Los Altos, California-based Hover was initially aimed at fulfilling the defense market’s need for quickly updatable 3-D terrain maps that could be created with nonclassified images, says chief technology officer Ed Lu, a former astronaut who previously worked as the head of Google’s advanced projects group, which oversaw Google Maps, Google Earth, and Google Street View.
Lu says Hover’s technology can take images from various sources—satellite pictures or images taken by cameras mounted on soldiers’ helmets, for example—and process them to produce 3-D models of buildings that can be updated further if more images are added later. For example, if you used your phone to take a photograph of a building from the sidewalk, it could be used to improve the model’s accuracy.
Lu thinks the ability to put street-level images on a map that people can generate on their own will set Hover apart from Google and Apple.
The company currently sells its technology to military customers, and is working on a product for consumers that it hopes to have available as a public beta—likely in the form of a smart-phone app—near the end of the year. “Being able to quickly hover down the street, to use the term, to see what it looks like around the corner, is something people would do if they had an intuitive, fast way of doing it,” says Hover CEO A.J. Altman.
But no matter how compelling the technology, finding (and keeping) a big enough audience for your app is difficult. Despite the proliferation of third-party apps, most still don’t make that much money: Distimo, a market research company in the Netherlands, estimated in May that the average app in Apple’s App Store brings in only $20 a day, or about $7,300 a year.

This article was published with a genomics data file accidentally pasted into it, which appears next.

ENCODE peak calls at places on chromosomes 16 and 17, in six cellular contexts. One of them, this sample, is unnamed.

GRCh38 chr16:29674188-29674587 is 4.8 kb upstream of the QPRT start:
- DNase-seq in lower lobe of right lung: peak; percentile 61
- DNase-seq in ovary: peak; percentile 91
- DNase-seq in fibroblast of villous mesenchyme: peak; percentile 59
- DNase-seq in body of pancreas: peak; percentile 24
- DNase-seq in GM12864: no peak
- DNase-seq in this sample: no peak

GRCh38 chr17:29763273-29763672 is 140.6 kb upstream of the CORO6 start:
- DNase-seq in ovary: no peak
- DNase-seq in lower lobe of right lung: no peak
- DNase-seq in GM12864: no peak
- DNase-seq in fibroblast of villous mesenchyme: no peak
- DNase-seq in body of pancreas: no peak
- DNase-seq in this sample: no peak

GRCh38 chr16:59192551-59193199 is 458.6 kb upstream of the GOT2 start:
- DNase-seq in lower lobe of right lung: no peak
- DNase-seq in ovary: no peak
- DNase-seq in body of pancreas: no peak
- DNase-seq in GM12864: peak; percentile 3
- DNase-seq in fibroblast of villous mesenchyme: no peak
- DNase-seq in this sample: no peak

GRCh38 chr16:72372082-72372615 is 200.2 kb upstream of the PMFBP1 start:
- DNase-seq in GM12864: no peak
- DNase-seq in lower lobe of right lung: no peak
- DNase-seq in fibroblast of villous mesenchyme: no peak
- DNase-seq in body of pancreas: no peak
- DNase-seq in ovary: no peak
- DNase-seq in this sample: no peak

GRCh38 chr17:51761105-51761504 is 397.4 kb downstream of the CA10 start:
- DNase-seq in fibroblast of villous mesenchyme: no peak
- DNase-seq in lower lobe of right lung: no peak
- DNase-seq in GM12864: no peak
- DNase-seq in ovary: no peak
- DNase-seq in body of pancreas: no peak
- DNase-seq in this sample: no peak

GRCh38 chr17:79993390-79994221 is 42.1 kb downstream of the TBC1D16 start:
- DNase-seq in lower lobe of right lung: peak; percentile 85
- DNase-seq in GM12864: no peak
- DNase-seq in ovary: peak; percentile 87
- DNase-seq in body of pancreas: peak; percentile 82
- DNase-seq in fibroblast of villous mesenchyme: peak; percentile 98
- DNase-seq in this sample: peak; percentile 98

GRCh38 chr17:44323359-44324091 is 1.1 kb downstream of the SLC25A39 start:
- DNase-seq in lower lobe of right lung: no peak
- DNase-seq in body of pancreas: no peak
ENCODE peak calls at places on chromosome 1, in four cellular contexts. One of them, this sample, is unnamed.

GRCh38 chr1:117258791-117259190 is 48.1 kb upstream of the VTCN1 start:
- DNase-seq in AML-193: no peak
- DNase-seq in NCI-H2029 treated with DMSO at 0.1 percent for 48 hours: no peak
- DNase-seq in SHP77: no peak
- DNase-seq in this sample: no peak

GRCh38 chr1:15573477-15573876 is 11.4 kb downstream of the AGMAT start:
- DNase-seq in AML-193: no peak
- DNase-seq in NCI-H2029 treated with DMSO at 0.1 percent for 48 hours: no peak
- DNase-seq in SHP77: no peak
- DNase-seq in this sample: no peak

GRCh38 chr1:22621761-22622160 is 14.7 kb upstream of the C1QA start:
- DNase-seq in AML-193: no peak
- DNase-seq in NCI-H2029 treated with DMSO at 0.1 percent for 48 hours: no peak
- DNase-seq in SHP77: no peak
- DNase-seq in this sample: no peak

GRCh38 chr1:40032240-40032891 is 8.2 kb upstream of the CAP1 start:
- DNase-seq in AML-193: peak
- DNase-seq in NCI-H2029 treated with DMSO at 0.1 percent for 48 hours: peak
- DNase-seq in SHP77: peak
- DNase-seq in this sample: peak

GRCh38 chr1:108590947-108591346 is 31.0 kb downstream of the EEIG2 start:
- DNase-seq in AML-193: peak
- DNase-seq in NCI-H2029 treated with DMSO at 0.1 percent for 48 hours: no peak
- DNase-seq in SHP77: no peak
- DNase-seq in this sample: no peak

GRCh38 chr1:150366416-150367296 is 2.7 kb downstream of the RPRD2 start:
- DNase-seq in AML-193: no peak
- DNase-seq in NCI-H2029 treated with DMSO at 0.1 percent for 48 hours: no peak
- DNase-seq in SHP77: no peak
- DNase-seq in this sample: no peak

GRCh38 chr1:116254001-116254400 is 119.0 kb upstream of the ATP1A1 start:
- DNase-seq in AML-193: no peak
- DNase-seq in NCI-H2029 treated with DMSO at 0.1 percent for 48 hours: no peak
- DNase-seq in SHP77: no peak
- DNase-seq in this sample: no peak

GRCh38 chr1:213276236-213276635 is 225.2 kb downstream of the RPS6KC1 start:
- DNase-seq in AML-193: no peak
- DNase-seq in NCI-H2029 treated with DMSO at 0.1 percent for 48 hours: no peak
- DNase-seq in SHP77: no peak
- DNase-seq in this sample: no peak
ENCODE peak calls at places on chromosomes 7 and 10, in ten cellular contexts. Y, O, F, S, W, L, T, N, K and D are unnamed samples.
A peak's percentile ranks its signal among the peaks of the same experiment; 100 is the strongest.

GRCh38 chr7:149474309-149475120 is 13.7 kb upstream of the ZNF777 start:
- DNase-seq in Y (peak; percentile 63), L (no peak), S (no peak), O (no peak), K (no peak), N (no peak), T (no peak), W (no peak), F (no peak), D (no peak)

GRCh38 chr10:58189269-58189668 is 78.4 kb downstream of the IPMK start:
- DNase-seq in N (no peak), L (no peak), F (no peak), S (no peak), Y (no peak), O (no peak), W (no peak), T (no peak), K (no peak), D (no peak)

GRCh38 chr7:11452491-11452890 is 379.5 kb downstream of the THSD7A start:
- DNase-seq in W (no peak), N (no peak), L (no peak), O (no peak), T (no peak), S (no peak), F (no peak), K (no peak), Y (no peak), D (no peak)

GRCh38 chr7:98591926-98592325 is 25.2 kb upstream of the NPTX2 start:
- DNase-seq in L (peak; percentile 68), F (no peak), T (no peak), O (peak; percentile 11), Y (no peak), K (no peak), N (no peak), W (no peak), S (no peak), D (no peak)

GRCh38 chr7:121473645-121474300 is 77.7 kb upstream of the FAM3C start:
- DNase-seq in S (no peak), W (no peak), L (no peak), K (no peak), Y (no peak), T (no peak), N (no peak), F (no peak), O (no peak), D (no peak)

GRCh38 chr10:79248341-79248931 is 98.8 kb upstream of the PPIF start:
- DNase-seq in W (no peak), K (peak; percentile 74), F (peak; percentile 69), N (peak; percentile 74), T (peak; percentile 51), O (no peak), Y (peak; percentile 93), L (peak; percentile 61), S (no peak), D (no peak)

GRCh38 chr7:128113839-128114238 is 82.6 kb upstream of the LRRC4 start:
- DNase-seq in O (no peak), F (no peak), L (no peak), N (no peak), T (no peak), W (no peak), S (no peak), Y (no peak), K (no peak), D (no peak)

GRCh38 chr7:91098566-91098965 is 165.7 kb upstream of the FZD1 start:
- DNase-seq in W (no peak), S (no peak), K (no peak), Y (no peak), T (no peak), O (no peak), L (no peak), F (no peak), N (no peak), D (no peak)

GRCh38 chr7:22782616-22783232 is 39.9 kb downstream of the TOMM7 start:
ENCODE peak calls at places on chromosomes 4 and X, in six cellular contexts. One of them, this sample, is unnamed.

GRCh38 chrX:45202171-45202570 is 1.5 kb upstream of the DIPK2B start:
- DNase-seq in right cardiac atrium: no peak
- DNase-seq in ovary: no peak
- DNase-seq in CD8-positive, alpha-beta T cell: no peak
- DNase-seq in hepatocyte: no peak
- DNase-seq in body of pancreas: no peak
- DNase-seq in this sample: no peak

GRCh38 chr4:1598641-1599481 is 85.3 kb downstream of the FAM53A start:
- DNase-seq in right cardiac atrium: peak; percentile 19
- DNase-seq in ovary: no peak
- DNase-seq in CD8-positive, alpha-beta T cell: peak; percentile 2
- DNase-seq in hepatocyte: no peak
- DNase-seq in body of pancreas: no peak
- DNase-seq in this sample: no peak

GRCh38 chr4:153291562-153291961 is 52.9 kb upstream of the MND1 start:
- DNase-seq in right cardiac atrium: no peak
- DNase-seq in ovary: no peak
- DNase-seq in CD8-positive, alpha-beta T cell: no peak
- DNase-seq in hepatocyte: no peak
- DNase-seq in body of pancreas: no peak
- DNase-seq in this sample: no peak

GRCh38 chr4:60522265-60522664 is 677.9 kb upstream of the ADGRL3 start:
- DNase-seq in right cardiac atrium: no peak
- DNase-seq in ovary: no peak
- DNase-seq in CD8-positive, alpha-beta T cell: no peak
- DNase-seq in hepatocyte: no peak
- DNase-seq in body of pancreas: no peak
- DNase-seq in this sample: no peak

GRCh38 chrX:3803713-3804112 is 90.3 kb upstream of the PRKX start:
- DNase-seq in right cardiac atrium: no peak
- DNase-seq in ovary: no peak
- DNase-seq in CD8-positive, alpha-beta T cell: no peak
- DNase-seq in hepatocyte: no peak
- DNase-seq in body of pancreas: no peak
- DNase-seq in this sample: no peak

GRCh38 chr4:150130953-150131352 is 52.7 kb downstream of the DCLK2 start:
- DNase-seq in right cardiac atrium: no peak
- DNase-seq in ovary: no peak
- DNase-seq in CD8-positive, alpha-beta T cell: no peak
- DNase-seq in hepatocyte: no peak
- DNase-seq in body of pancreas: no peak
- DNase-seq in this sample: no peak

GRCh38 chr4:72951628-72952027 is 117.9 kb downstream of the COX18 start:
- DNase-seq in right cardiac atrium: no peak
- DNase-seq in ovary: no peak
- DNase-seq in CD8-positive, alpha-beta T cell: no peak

And it could be even harder for mapping apps. As Ben Bajarin, a principal analyst at Creative Strategies, notes, maps have long been a part of smart phones, and consumers tend to just use whatever comes preloaded on their handset. “Even though there’s innovation, it’s hard to get above the noise,” he says.
One company that has been fairly successful at doing this is Waze, an app that offers navigation and crowdsourced traffic data. The Palo Alto, California-based company is also reportedly contributing data to Apple’s Maps, though the company declined to comment on the issue.
Since launching globally in late 2009, Waze has grown to 18.5 million users, most of whom open it up on their iPhones or Android smart phones, CEO Noam Bardin says. Waze users can contribute to its maps on the Web, editing features like road junctions and allowable turns, and when you use the app, Waze automatically collects data about local traffic conditions (users can also self-report hazards like traffic jams, accidents, or map issues).
The company is hoping to make money through a location-based advertising platform it plans to launch in September that may show users the closest parking spots to their destinations, or ads about businesses like gas stations and coffee shops that are on the way.
This may work for Waze, but Bajarin thinks that mapping companies will have to get very specialized to prosper—perhaps by, say, rolling out a mapping app that helps people find nearby dog parks instead of one that is more broadly concentrated on local search and driving directions.
“As we get more smart devices—phones and tablets—the context around it is important, but the key thing is going to be: Can they differentiate in enough of a way that someone would choose to use them over something else?” he says.